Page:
Foraging for wild edibles has reached a level of near hysteria. The exciting hunt for fresh, local sustainable food that the earth offers up has captured the imagination of many. We are foragers by nature, and reconnecting with what is around us that can be eaten is nothing new. But most of us lack the knowledge required to decipher what can and cannot be eaten and what to do with it. A Canadian web series that hit the scene last August, In the Weeds TV, showcases the bounty that can be found in city and country and introduces us to the experts who have made it their life’s work to know what to look for and what to avoid.
Photographs courtesy of In the Weeds.
Above: Fresh foraged sumac, purslane, beach pea flowers, sea arugula, oyster leaf, sassafras, sedum, milkweed pods, and flowers.
Canada was never known for its food, but over the past decade or so it has become the country to watch for innovative cooking that honors its heritage. Young Canadian chefs are finally getting the attention they deserve, cities like Toronto are buzzing with talent, and new restaurants open weekly, each one different enough from the last to merit a try.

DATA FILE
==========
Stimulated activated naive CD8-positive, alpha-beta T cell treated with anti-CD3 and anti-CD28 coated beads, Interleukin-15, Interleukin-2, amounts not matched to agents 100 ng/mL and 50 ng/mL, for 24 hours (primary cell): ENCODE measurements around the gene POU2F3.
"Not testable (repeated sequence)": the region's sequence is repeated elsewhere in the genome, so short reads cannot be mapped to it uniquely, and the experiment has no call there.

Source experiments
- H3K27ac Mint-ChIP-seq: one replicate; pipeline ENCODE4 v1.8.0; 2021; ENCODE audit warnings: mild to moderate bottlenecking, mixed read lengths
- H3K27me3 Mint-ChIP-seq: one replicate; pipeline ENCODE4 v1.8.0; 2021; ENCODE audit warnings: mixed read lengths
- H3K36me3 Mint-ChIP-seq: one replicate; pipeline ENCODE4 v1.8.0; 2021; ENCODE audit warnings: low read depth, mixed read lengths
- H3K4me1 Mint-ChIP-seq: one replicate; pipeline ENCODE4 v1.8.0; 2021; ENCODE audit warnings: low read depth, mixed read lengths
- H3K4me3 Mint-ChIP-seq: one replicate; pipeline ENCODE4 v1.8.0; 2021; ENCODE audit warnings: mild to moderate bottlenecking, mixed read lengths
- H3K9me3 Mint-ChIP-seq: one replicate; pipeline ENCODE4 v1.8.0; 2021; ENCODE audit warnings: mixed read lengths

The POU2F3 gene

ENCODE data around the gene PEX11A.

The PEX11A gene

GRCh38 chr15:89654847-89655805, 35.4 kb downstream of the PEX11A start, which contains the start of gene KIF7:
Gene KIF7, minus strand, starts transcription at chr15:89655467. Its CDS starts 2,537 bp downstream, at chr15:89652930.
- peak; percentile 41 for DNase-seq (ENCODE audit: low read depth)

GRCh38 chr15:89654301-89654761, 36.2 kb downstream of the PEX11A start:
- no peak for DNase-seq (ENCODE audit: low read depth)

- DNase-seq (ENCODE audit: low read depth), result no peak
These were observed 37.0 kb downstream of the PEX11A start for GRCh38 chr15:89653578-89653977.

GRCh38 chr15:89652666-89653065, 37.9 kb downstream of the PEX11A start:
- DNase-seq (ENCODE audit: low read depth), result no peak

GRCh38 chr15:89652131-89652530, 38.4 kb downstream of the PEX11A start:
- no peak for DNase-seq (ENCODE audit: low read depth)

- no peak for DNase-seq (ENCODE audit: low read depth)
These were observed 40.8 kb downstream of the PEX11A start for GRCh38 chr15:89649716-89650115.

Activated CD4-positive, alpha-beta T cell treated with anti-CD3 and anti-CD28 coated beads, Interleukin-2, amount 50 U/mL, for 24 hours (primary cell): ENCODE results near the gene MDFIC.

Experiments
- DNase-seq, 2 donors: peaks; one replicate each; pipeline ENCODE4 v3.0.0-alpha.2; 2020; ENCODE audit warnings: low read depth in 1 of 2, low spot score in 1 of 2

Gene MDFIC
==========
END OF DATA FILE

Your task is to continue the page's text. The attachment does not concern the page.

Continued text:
Above: An edible milkweed pod.
Abby Ainsworth is the founder of In the Weeds TV, and as a Canadian she has made it her mission to show the world what Canada has to offer. A background in both film and restaurants–she worked for the industry leader of the local food movement chef Jamie Kennedy–gave her the chops to create a food-based Web series.
Above: Dyson Forbes of Forbes Wild Foods gathers pheasant back mushrooms.
Above: Mulberry Vincotto by Chef Colin Moise.
Foragers are protective by nature, but with a promise not to share specifics on their locales, Ainsworth has won them over. Her first season of short films is a fun romp with the chefs and foragers showing us the edible delights from the common mulberry, to chokecherries, to exotic mushrooms. They are visual appealing, informative, and leave you wanting more–and hungry for a meal. Fortunately, she shares the recipes with us on the In the Weeds website. Grab yourself a locally brewed brew and have a watch. I’m already looking forward to the next season.
Above: Roasted Newfoundland partridge breast with anise roots and wild field garlic by Chef Colin Moise.
Above: Packaged and bagged foraged finds.
Curious to see what else Canada has to offer? See Restaurant as DIY Gallery: l’Ouvrier in Toronto on Remodelista.
Haven’t gotten your wildcrafting fix? See Feral Apples and Wild Mushrooms: Wildcrafting with Andrea Gentl.
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